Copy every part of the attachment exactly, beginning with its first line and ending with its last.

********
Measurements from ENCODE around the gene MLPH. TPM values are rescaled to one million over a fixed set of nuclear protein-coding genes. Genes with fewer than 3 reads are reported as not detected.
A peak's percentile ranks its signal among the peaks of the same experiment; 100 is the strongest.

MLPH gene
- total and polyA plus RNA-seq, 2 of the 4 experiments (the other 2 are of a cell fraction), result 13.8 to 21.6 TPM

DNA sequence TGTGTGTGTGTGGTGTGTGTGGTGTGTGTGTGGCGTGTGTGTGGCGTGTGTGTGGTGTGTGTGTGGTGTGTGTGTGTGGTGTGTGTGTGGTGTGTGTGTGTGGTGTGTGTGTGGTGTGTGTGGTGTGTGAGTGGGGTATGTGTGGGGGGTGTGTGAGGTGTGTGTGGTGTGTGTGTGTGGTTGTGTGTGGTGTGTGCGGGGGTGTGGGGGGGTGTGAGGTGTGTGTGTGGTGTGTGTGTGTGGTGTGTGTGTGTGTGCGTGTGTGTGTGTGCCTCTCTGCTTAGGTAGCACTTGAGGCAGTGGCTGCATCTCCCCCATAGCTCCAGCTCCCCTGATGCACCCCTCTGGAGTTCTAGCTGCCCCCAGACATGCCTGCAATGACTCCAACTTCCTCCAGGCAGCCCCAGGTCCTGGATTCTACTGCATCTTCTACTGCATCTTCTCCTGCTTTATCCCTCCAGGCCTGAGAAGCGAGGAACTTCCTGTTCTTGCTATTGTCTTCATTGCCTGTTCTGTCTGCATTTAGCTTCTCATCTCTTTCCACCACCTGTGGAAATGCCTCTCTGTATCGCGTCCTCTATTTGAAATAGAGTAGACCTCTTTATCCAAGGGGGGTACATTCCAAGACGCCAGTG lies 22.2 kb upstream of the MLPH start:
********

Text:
Measurements from ENCODE around the gene MLPH. TPM values are rescaled to one million over a fixed set of nuclear protein-coding genes. Genes with fewer than 3 reads are reported as not detected.
A peak's percentile ranks its signal among the peaks of the same experiment; 100 is the strongest.

MLPH gene
- total and polyA plus RNA-seq, 2 of the 4 experiments (the other 2 are of a cell fraction), result 13.8 to 21.6 TPM

DNA sequence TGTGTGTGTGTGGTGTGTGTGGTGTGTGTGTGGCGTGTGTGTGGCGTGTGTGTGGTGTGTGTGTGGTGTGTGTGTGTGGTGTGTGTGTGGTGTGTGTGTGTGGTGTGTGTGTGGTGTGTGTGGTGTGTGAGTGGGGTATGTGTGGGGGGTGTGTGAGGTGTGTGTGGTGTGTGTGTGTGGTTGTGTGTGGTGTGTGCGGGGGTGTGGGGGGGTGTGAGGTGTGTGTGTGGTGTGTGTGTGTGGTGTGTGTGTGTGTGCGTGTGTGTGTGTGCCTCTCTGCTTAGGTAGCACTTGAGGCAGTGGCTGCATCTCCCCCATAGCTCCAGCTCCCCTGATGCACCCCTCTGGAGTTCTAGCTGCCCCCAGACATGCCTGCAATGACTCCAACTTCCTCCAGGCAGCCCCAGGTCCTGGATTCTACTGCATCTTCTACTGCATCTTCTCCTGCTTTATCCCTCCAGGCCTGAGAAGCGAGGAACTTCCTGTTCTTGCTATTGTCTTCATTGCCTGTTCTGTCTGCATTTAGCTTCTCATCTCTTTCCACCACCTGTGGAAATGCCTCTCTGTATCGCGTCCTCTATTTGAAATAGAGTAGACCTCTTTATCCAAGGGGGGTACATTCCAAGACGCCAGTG lies 22.2 kb upstream of the MLPH start: